Can I just tell everyone how much panic and breathlessness I've experienced in the last few days? Tim wants me to stop thinking about it--dwelling on it, and I don't blame him. He loves me and doesn't like to see me struggling, especially with something so seemingly out of my control.
I NEED to do something, though. I have no idea what that means, but I can tell you where I'm starting. Maybe some of you will want to join me.
Here are my initial thoughts:
1. Gun-free zones are part of the problem. I was reading an interview with Dr. John Lott, a national leading expert on guns, who calls them a "magnet for (these) attacks." Think about it. Connecticut, Aurora, Columbine, the Oregon mall, Virginia Tech. All of these are gun-free zones. All of them left their inhabitants defenseless and invited the type of cowardly violence that seeks to take as many lives as possible before taking their own life and leave a legacy of monstrosity (which the media all but ensures). Lott mentions that in the Aurora movie theater shooting, there were 7 theaters in the area showing the Batman movie, but only 1 with a "Gun-Free Zone" sign posted. The killer didn't choose the theater closest to his home or the theater that was the largest, he chose the theater with the sign.
2. I have to wonder what tightening down on gun laws would do. If guns were banned, who would turn them in? Would the bad guys with unregistered guns do it? Or would it be the good guys--the law-abiding citizens who own guns in order to protect themselves against the bad guys? And, just because guns would be illegal, would it mean that bad guys wouldn't get the guns? Drugs are illegal, right?
3. Europe. Again, to cite the Lott interview, there have been a similar amount of multi-victim shootings in Europe as in the U.S., yet European gun control laws are much stricter than here. He cites shootings in Norway, Finland, Austria, Germany, and the U.K.
4. The "Safe School Zone Act" doesn't work. I'm going to quote directly from the Lott interview on this one.
Newsmax: Would it be a good idea to have teachers who have concealed carry permits in the schools, to better protect kids?So, here I am. I have a kindergartner and a 1st grader at a public elementary school. They both have incredible teachers who I do not doubt for one second would throw themselves in front of a bullet for my children. But, I feel like there is something amiss here. I can't help but see that if that brave school principal at Sandy Hook Elementary would have had access to a firearm, she could have prevented many lives from being taken.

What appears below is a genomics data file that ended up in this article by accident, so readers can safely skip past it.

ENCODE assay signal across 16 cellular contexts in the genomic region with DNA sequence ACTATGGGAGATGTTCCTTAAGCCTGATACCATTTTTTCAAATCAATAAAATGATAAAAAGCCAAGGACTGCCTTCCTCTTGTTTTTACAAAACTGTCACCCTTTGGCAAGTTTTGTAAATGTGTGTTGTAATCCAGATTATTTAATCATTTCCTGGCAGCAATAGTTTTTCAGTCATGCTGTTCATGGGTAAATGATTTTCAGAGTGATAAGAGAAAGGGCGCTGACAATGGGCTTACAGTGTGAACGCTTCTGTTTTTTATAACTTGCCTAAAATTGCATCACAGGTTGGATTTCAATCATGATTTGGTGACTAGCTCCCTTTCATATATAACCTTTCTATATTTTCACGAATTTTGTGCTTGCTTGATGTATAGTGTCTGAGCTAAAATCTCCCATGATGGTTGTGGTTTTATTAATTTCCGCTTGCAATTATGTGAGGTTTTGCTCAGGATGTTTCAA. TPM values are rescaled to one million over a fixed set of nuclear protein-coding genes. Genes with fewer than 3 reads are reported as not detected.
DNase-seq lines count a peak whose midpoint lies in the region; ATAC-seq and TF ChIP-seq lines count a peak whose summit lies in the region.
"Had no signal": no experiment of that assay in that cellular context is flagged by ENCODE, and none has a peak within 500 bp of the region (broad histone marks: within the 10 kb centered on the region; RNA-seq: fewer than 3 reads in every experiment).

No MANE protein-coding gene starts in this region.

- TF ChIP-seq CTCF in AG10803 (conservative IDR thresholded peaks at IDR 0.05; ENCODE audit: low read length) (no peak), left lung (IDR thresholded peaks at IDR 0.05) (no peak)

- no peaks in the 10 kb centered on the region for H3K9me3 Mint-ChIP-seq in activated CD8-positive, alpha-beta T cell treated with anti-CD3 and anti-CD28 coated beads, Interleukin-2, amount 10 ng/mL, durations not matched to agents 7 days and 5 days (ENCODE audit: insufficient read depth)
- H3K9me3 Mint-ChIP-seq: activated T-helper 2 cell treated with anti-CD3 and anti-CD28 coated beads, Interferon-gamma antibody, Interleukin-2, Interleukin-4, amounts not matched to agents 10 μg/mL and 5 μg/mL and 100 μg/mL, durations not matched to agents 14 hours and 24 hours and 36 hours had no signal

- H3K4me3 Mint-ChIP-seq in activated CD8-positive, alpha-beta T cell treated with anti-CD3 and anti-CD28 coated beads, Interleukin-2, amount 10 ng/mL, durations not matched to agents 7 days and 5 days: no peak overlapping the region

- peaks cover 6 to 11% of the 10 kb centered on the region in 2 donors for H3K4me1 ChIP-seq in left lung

Lott: I’m all for that. I’ve been a teacher most of my life. I’ve been an academic. I have kids in college still, and kids below that. It’s not something that I take lightly. But it’s hard to see what the argument would be against it.
People may not realize this, but we allowed permit-concealed handguns in schools prior to the ironically named Safe School Zone Act. And no one that I know has been able to point to a single bad thing that occurred, not one.
We changed the law, and we started having these public-school shootings. So I don’t think they got the intended result that they were hoping for with that type of ban. Right now, [some jurisdictions] allow you to carry concealed-permit guns in the schools. There are not a lot of them. But there are no problems that have occurred with any of those states, either.
The idea of guns is a new one to me. I've never owned a gun, but I want to now. Not because I am crazy or want to kill people, but because I want to be able to defend myself and my family against people who are crazy and want to kill us. I will say this, though: I want there to be a gun in my children's school. I want it to be in a safe place near the front office and I want a number of qualified people to know how to gain access to it. If some psycho decides that they want to kill my kids and their friends, I want their teachers and other people entrusted with their care to have the ability to defend themselves and my children with more than their supply closets, their own bodies, or a 911 call that can take as much as 10 or 15 minutes to respond to. A lot can happen in 10 minutes.